Last time we talked about systems – what counts as a system, why you need one, and how to choose.
But what do I do with MY money? What systems do I use to track where my money is going, and to decide what I’m going to do with it?
I’m always looking at new systems – it’s like a game to me. I’ve experimented with more systems than I can count, playing with what they do, their strengths and weaknesses, and what works for different people, lifestyles, and ways of thinking.
Despite all that playing, and years of experience with everything from Quickbooks to complicated government tracking systems – even building my own databases – I keep my own systems VERY simple.
I love the power of simplicity.
I track my personal spending in Mint*, my business income and expenses in Xero, and I have a spreadsheet for my spending plan – a list for each month of where I choose my money to go, when things are due, and whether they have cleared my bank account.
All together, it takes about an hour per month.
Mint and Xero download from my bank accounts and learn as they go, reducing time spent hand-entering or correcting anything. Mint keeps me updated on my goals and plans with a regular email each week (though I only create budgets for the categories – like food – that have a tendency to ooze for me). Those emails also remind me to check in with my money if I’ve been busy.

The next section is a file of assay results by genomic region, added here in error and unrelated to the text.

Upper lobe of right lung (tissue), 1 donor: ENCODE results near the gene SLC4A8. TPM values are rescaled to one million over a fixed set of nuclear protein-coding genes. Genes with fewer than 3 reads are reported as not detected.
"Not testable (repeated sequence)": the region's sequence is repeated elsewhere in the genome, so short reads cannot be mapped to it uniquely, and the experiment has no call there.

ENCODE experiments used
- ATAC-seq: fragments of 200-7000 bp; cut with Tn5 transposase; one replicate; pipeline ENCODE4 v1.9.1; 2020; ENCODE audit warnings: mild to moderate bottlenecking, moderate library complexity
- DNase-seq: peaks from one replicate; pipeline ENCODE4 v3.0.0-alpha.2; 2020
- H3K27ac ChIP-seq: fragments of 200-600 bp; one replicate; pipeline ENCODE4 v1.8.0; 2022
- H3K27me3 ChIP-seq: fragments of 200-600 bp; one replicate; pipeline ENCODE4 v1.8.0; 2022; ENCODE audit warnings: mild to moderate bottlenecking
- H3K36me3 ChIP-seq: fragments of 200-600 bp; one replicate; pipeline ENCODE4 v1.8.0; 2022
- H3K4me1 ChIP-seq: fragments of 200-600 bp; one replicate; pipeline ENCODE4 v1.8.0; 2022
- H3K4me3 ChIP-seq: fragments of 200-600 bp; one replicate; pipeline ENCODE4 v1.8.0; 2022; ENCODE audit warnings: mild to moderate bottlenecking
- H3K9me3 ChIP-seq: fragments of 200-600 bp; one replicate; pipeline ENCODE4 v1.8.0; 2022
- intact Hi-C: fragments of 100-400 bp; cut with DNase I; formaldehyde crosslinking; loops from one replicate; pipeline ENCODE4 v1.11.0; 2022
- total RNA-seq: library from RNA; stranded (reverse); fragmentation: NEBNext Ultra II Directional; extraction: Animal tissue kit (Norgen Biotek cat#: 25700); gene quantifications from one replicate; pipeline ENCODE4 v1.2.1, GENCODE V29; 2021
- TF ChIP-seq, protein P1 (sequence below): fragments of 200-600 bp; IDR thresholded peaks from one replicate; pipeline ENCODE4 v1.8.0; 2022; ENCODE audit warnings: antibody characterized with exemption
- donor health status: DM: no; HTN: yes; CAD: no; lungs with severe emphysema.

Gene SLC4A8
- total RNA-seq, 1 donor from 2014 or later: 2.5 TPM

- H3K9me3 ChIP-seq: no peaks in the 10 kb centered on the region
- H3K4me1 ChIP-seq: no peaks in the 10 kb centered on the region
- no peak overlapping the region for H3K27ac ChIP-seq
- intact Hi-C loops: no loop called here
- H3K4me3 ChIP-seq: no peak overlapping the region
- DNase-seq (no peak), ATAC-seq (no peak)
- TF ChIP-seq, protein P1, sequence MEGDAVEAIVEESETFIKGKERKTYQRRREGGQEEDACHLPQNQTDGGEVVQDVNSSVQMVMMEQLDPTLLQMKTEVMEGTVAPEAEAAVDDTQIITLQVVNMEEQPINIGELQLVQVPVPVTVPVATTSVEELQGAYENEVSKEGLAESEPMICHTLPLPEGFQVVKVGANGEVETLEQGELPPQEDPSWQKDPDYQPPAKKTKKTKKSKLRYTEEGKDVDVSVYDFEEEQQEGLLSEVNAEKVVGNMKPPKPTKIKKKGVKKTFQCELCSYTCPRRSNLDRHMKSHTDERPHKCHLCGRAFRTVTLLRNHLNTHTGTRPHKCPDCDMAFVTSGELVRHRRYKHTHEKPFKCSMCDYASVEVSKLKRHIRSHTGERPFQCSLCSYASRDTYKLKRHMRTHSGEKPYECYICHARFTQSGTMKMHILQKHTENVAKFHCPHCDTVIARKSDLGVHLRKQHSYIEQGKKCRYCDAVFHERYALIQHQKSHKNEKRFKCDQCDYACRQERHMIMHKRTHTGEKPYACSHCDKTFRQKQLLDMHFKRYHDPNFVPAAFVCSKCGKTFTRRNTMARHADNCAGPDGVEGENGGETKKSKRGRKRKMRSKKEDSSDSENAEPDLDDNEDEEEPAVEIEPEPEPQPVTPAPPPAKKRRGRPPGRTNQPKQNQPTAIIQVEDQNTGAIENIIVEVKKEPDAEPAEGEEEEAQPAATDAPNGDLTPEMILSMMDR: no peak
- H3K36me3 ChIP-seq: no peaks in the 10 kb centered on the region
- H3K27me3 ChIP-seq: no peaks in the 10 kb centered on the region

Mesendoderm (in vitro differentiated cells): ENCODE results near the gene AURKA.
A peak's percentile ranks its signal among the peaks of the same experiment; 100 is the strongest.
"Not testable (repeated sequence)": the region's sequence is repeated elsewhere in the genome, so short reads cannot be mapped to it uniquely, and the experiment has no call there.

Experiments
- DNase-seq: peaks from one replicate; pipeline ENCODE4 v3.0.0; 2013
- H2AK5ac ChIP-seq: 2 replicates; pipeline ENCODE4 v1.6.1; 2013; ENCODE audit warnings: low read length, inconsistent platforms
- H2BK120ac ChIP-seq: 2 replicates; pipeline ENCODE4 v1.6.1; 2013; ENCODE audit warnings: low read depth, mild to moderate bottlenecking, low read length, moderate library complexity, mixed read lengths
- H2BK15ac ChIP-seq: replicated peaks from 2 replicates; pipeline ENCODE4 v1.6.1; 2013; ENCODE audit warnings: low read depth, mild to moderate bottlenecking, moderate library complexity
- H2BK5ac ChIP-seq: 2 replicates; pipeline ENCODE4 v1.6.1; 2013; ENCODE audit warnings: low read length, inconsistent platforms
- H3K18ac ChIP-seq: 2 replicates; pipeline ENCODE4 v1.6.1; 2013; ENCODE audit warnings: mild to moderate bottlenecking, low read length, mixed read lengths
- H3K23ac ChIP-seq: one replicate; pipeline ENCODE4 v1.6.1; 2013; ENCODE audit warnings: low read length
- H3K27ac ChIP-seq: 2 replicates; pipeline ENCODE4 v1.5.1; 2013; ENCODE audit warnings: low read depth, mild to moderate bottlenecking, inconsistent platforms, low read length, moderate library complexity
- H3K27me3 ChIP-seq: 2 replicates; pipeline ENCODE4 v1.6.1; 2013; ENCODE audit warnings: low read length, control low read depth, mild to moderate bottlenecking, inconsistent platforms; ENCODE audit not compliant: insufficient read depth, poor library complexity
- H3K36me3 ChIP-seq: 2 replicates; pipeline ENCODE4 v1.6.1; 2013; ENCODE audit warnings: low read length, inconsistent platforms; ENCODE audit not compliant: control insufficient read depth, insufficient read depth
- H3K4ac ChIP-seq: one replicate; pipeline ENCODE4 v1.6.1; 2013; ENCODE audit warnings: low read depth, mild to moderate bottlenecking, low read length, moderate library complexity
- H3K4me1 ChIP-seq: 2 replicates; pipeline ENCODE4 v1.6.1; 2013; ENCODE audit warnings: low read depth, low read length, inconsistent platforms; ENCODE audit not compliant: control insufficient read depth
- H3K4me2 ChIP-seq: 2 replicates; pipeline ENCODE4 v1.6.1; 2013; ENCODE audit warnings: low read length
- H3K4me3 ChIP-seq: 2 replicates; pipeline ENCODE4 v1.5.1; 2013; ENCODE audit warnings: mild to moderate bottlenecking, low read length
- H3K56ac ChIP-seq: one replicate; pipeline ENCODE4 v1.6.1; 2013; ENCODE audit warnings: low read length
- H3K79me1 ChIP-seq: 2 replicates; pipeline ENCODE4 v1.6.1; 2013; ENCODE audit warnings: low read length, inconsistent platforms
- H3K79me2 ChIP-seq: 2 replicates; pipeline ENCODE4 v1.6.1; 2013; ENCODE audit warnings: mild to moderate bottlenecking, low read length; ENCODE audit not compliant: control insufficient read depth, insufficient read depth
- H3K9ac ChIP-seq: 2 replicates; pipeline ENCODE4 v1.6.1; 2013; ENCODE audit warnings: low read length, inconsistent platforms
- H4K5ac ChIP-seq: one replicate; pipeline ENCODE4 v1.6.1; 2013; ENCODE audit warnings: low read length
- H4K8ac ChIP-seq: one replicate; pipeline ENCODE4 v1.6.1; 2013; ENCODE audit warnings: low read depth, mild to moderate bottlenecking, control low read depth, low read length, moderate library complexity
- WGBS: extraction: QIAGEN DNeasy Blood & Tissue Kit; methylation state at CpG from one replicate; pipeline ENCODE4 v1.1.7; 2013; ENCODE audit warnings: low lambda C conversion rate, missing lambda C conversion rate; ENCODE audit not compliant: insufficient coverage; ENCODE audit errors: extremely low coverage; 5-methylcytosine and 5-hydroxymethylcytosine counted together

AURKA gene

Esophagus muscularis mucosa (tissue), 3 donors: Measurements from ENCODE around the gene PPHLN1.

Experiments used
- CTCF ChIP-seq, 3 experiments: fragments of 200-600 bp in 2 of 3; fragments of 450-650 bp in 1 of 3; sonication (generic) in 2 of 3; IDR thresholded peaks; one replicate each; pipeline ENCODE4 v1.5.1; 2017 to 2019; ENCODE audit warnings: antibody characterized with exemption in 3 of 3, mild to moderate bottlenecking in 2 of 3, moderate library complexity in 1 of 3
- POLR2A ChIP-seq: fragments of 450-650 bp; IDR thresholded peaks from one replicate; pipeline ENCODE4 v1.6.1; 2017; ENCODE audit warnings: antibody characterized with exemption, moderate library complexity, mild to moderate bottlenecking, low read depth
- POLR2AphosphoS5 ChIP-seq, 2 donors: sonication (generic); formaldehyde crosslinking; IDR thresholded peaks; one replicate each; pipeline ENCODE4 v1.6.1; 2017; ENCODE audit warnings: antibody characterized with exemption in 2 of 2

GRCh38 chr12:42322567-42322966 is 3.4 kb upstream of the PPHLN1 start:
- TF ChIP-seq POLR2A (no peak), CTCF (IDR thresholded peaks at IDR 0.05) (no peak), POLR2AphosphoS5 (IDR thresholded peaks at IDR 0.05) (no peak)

In a few minutes each week I look at Mint and Xero, update anything that is wrong or missing, and compare it to my plan. If I’m a quarter of the way through the month and I’ve spent half my food money, I figure out why (did I splurge for a birthday, for example, or am I just spending unconsciously?), then I either alter the plan or cut back my spending.
Simple. Quick. Efficient.
Together they answer the big q’s – where is my money going and where do I want it to go? The basics.
And that is HUGE. Those systems give me the foundation I need to CHOOSE, based on what is important to me.
Because, regardless of your financial situation, it’s all about choice.
But you can’t choose if you don’t know what’s happening.
Even after 16 years of organizing and understanding money, I can’t keep track of what is happening with my money in my head. I need systems.
And so do you.
Feel free to try mine on for size! 🙂
* Yes, Mint is owned by Intuit, and I have problems with Intuit. I am always on the lookout for simple alternatives, so let me know if you find a good one!